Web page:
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A right whale and its calf are shown in a handout photo.Georgia Wildlife Resources Division

The federal government is spending more than $9.1-million to develop and test technologies that alert vessels to the presence of whales, lowering the risk of collisions.

Fisheries and Oceans Minister Dominic LeBlanc says the government will also spend more than $3.1-million on four research projects to help protect endangered southern resident killer whales.

The University of British Columbia will examine how the whales have been affected by changes in the supply and quality of chinook salmon, its source of food. Another study by Ocean Wise will assess the impact environmental stressors are having on the whales, particularly noise and limits on prey.

LeBlanc said Thursday there is a responsibility to ensure whales are protected for future generations.

Several conservation groups recently said the federal government’s failure to issue an emergency order reducing threats to southern resident killer whales off the B.C. coast ahead of fishing and whale-watching season could mean the species’ extinction. They’ve called for action including establishing priority foraging refuges, restricting fisheries and setting lower speed limits for vessels.

LeBlanc said the government is not planning to stick to studies only and suggested there will be more announcements in coming weeks.

“We’re not suggesting that all we need to do is have more studies, we think studies are part, and science investments are part, of informing better public policy and decisions,” LeBlanc said.

He said it takes time to co-ordinate action with stakeholders and the government is not afraid to make decisions that offend some parties.

“We’re going to be making a series of decisions in the coming weeks that may necessarily represent some disruption for certain sectors but will be guided by scientific advice and our solemn responsibility to ensure the protection and recovery of southern resident killer whales,” LeBlanc said.

There are 76 southern resident killer whales left and the groups said they have up to a 50 per cent chance of disappearing in the next century. The population has declined from a high of 98 in 1995.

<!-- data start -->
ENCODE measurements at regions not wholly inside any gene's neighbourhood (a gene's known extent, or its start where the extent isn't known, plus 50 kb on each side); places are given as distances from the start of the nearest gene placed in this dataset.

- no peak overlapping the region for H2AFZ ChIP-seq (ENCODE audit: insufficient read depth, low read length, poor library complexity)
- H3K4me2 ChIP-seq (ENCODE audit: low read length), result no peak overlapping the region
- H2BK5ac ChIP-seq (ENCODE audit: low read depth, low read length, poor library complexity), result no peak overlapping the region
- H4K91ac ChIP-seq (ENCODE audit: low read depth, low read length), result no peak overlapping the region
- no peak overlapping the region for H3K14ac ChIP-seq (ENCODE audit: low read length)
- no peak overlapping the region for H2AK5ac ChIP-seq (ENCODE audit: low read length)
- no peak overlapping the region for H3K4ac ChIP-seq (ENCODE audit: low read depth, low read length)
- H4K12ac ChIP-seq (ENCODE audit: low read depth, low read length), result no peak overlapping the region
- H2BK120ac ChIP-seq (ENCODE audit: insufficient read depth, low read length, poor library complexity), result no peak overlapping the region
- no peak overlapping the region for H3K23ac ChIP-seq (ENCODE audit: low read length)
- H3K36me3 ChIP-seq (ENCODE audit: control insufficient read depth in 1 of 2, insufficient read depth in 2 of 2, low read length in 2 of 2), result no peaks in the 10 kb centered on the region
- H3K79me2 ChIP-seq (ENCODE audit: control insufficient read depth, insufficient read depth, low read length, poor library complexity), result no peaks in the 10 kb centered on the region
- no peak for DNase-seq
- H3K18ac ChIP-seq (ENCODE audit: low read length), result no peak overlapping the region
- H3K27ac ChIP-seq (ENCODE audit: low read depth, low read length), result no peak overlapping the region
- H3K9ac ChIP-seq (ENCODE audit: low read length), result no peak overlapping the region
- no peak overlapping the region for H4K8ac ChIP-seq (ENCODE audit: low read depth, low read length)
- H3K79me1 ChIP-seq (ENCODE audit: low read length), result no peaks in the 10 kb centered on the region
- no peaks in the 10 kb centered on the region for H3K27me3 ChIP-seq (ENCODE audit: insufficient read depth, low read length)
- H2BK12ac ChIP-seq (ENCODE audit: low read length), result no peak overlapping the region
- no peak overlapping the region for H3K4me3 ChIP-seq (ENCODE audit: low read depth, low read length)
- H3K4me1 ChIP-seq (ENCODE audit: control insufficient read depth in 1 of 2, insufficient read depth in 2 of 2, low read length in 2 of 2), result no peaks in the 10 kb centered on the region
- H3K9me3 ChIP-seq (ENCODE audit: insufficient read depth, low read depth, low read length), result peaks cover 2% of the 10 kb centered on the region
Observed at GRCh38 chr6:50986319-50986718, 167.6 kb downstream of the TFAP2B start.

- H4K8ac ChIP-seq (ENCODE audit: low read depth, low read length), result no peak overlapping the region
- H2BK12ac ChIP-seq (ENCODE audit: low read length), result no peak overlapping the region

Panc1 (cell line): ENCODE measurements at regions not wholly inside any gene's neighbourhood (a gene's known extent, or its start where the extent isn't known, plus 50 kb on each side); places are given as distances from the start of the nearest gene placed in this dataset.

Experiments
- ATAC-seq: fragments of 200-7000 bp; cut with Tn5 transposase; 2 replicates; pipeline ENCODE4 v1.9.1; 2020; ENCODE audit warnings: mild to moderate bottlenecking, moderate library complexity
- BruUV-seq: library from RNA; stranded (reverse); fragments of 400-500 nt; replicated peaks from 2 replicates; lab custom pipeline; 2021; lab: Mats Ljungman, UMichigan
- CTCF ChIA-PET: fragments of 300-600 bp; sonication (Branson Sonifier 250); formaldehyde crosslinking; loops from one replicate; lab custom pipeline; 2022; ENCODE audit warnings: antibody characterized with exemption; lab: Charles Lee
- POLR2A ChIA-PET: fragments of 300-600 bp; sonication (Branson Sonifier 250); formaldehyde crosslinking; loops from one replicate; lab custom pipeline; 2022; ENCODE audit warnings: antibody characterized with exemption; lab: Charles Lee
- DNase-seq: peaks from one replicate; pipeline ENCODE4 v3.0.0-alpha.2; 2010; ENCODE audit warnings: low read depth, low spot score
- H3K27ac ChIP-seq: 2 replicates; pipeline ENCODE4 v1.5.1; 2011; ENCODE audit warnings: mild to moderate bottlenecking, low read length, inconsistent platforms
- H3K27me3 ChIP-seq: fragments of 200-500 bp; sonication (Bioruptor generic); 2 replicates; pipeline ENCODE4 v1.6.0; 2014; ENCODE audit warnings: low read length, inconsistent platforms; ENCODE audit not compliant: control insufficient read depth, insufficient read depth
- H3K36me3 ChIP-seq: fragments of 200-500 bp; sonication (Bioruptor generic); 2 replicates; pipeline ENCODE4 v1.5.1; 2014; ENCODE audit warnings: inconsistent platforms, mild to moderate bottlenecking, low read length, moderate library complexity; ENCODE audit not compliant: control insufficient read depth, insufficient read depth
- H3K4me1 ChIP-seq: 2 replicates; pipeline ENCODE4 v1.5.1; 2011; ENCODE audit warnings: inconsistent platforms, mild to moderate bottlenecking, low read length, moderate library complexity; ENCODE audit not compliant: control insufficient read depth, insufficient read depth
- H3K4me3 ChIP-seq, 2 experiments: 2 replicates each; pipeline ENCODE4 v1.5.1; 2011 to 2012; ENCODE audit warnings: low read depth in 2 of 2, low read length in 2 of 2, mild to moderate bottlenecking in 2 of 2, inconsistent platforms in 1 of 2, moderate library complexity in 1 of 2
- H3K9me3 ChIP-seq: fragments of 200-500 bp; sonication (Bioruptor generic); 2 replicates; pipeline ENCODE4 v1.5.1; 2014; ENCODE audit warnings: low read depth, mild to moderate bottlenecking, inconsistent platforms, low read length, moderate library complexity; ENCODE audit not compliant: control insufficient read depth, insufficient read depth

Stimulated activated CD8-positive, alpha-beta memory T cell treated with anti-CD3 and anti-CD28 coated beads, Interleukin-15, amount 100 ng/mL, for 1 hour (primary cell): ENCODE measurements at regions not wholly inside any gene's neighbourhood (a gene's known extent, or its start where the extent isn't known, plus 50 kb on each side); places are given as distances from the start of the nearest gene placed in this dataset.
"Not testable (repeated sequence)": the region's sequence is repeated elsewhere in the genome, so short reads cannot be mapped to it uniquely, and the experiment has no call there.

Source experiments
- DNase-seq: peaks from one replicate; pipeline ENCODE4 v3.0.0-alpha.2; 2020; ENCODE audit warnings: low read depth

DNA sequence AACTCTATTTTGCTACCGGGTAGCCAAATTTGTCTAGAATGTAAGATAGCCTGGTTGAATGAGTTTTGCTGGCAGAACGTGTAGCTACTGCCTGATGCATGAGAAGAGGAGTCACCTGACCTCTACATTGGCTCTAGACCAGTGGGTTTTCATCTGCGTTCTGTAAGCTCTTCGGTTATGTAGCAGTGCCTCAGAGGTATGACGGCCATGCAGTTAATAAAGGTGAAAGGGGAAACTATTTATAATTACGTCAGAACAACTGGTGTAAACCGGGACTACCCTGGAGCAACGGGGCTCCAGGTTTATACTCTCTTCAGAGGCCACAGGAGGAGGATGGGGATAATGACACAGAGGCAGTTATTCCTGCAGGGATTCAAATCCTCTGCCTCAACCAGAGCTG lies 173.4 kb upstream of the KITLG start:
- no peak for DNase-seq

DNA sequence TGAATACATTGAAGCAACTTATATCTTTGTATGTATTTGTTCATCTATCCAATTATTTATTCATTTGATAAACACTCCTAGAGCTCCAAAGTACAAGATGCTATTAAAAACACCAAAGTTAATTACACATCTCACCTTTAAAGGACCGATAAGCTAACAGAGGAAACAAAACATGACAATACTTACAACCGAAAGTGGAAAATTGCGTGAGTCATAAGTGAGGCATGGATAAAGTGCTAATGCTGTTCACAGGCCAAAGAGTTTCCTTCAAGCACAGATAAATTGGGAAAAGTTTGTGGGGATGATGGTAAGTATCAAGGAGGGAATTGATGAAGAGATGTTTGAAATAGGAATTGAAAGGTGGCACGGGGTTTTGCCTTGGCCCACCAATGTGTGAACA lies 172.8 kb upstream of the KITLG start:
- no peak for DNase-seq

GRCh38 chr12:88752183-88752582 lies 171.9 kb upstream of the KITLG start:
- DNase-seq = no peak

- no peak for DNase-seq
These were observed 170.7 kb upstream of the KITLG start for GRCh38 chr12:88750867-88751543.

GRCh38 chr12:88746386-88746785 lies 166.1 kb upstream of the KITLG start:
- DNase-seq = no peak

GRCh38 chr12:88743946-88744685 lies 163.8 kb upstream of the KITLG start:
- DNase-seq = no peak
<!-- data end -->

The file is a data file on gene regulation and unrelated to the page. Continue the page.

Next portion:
On Wednesday, Washington Gov. Jay Inslee issued an executive order outlining a protection strategy for both the southern resident killer whales and chinook salmon. The state lists chinook as an endangered species.

Immediate steps outlined in the order include developing strategies for quieting state ferries in areas most important to the whales and, by April 30, reviewing and amending recreational and commercial fishing regulations in orca habitats, as needed.

The order also creates a task force to bring together state agencies, tribal leaders, local governments, federal partners and other stakeholders on the issue.

Hussein Alidina, lead specialist in ocean conservation with the World Wildlife Fund Canada, said LeBlanc’s announcement of more research and development is not enough.

“It doesn’t provide the kind of action we need immediately to recover the orcas,” he said.

He said the orcas will need to see concrete actions, such as limiting whale watching when they are foraging, and other specific measures within the next two to three months to make it in time for the chinook feeding season in the Salish Sea.

The species has been listed as endangered for more than 16 years, he said, and little action has been taken since Canada created a plan 14 years ago.

“We waited 14 years for an action plan and we’re still struggling to get action. It’s kind of ridiculous to see how slow things are here. We need to do better, we have a responsibility to do better,” Alidina said.

Secrets of the minke whale have been revealed, thanks to scientists from University of California Santa-Cruz. They fitted whales off the Antartarctic Peninsula with cameras funded by WWF-Australia.